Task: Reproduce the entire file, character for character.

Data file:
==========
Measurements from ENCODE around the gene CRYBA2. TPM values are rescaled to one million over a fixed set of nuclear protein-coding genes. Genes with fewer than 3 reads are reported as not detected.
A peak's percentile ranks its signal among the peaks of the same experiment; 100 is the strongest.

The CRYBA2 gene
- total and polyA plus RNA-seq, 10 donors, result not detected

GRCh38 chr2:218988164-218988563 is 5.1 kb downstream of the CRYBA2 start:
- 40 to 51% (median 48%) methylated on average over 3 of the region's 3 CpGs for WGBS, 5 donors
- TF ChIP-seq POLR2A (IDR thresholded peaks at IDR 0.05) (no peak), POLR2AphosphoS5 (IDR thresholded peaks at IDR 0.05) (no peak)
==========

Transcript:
Measurements from ENCODE around the gene CRYBA2. TPM values are rescaled to one million over a fixed set of nuclear protein-coding genes. Genes with fewer than 3 reads are reported as not detected.
A peak's percentile ranks its signal among the peaks of the same experiment; 100 is the strongest.

The CRYBA2 gene
- total and polyA plus RNA-seq, 10 donors, result not detected

GRCh38 chr2:218988164-218988563 is 5.1 kb downstream of the CRYBA2 start:
- 40 to 51% (median 48%) methylated on average over 3 of the region's 3 CpGs for WGBS, 5 donors
- TF ChIP-seq POLR2A (IDR thresholded peaks at IDR 0.05) (no peak), POLR2AphosphoS5 (IDR thresholded peaks at IDR 0.05) (no peak)